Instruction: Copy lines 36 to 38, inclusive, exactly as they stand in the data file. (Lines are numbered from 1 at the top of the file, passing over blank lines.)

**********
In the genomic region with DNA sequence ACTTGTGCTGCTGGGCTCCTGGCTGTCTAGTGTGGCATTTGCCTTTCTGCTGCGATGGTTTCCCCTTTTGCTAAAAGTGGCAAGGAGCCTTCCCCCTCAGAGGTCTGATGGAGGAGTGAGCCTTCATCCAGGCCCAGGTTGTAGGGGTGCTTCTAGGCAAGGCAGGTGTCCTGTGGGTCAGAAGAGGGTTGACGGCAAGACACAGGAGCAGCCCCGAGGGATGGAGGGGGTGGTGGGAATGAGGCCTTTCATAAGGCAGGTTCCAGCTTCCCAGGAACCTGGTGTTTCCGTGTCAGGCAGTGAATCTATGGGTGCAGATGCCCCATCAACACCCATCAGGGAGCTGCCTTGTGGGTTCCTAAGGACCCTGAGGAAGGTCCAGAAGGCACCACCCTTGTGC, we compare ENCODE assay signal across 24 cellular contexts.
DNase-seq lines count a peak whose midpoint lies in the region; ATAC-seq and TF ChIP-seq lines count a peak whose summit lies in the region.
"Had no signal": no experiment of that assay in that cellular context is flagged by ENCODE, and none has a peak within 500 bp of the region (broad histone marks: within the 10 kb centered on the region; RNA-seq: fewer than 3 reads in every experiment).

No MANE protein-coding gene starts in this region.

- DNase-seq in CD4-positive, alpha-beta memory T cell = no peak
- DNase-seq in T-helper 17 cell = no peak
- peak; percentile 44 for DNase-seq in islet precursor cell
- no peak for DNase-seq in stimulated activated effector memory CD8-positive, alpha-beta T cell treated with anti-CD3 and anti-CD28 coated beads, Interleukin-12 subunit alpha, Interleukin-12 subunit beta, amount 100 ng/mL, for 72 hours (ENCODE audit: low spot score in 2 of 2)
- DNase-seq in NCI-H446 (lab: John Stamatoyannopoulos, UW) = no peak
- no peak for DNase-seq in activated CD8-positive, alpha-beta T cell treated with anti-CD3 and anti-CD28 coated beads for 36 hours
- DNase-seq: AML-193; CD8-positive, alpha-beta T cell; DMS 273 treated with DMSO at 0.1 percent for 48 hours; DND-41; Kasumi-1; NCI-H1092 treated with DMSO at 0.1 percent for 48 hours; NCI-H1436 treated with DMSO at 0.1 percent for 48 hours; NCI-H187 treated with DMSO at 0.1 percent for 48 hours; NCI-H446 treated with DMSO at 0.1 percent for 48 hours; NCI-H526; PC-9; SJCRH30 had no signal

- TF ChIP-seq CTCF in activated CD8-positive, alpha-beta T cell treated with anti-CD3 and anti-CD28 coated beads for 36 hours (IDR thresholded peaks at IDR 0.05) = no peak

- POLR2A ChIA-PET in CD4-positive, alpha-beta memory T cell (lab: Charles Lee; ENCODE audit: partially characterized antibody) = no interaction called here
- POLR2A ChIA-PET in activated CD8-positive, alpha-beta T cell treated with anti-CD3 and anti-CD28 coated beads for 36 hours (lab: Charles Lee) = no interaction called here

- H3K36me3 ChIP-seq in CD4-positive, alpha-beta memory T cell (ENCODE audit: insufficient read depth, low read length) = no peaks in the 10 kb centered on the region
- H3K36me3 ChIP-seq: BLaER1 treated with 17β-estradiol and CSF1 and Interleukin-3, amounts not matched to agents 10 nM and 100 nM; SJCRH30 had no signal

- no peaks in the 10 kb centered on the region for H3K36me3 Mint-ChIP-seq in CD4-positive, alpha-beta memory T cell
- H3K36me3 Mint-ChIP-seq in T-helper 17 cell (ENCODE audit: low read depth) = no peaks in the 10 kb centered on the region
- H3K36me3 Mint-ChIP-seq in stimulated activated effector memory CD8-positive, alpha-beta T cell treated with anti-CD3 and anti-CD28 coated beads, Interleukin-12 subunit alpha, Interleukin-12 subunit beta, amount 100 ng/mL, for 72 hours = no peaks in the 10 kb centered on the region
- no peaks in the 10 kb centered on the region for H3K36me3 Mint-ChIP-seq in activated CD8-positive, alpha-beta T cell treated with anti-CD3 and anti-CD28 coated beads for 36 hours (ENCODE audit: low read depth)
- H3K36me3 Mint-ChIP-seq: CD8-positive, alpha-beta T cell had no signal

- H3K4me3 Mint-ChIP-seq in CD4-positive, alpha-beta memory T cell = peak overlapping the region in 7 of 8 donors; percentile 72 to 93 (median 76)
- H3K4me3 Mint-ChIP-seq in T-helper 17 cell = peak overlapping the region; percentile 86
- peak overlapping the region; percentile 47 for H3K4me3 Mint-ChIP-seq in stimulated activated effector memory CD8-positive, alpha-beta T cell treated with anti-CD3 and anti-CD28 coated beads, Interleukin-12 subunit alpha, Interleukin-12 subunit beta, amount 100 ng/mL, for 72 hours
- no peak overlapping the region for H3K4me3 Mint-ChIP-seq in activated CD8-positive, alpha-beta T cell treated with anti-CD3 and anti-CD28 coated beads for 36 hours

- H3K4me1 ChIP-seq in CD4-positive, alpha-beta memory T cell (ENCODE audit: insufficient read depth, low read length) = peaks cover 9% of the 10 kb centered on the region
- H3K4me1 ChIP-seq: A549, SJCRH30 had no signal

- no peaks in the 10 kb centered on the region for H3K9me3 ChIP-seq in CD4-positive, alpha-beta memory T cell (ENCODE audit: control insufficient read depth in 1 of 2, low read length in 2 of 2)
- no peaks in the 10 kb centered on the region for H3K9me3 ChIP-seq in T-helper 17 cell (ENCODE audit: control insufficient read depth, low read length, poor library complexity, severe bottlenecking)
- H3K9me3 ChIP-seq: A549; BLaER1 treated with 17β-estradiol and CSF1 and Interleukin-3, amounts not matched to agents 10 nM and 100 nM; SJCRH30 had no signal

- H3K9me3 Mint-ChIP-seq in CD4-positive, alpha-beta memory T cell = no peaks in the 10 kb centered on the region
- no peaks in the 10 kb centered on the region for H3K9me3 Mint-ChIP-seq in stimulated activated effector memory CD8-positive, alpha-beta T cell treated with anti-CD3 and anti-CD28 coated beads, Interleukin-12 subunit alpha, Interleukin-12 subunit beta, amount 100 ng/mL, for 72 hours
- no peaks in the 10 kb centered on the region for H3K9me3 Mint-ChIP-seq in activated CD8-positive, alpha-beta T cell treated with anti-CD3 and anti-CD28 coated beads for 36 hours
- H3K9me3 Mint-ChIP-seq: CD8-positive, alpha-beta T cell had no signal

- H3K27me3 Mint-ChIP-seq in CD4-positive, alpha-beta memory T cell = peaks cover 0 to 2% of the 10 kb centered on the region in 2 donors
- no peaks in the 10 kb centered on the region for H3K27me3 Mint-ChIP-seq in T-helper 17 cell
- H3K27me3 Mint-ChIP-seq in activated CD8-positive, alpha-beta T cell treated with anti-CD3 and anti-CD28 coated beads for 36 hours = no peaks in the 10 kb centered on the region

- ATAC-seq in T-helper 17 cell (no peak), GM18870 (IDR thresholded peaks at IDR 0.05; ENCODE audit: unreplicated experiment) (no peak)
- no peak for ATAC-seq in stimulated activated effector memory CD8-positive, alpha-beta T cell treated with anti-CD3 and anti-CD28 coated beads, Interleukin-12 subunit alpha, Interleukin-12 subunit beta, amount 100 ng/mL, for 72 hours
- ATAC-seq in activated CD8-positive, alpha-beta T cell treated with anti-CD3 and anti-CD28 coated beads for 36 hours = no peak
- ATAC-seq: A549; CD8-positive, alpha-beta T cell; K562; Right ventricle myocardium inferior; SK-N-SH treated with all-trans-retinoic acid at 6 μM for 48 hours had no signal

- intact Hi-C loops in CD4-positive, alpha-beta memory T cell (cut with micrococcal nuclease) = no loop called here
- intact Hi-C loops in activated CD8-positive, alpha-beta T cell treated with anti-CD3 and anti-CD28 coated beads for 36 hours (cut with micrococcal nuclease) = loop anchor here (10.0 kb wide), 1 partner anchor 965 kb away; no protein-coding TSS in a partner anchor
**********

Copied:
- no peaks in the 10 kb centered on the region for H3K27me3 Mint-ChIP-seq in T-helper 17 cell
- H3K27me3 Mint-ChIP-seq in activated CD8-positive, alpha-beta T cell treated with anti-CD3 and anti-CD28 coated beads for 36 hours = no peaks in the 10 kb centered on the region

- ATAC-seq in T-helper 17 cell (no peak), GM18870 (IDR thresholded peaks at IDR 0.05; ENCODE audit: unreplicated experiment) (no peak)